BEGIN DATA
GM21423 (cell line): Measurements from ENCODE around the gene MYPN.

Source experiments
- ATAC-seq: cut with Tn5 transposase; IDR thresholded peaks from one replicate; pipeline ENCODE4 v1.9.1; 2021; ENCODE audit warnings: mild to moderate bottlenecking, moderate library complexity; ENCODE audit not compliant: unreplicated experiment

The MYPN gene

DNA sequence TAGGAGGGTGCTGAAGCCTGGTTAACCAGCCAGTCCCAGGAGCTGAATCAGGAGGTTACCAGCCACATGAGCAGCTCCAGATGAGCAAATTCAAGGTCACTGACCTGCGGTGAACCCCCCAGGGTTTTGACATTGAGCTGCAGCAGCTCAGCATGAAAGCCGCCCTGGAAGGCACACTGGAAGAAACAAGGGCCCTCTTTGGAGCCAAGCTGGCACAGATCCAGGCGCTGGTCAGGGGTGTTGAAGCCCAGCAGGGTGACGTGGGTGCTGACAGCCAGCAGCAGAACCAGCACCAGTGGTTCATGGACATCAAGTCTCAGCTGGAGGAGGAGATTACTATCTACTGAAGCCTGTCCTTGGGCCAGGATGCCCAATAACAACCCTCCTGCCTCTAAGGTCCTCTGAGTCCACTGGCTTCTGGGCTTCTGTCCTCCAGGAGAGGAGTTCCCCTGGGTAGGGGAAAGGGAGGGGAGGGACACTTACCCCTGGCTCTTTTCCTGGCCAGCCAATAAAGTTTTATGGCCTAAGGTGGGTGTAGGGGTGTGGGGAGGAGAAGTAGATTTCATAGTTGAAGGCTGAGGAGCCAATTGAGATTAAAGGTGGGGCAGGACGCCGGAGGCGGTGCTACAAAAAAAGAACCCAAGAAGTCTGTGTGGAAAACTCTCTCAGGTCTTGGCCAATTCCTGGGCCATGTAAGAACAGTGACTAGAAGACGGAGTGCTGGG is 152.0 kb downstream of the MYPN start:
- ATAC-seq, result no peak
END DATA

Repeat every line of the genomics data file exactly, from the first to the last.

GM21423 (cell line): Measurements from ENCODE around the gene MYPN.

Source experiments
- ATAC-seq: cut with Tn5 transposase; IDR thresholded peaks from one replicate; pipeline ENCODE4 v1.9.1; 2021; ENCODE audit warnings: mild to moderate bottlenecking, moderate library complexity; ENCODE audit not compliant: unreplicated experiment

The MYPN gene

DNA sequence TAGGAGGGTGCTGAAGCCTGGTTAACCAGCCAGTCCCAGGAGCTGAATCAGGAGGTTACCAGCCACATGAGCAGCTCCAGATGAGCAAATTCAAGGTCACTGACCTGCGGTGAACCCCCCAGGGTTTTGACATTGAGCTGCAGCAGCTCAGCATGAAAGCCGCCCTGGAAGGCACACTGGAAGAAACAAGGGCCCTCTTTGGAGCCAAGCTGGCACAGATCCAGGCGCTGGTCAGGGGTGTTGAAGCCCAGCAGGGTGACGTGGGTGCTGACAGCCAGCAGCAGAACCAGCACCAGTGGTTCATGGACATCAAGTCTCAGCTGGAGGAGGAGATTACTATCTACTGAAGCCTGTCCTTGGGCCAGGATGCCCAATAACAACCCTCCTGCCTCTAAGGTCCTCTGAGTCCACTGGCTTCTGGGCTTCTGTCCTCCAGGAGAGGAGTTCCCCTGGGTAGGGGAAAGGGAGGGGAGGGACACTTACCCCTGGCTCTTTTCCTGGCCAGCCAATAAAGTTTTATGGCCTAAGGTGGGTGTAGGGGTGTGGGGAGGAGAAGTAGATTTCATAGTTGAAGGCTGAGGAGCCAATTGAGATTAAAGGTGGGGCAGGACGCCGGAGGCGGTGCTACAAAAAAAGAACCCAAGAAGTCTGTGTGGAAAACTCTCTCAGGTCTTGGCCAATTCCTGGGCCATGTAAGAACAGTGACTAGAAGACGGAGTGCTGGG is 152.0 kb downstream of the MYPN start:
- ATAC-seq, result no peak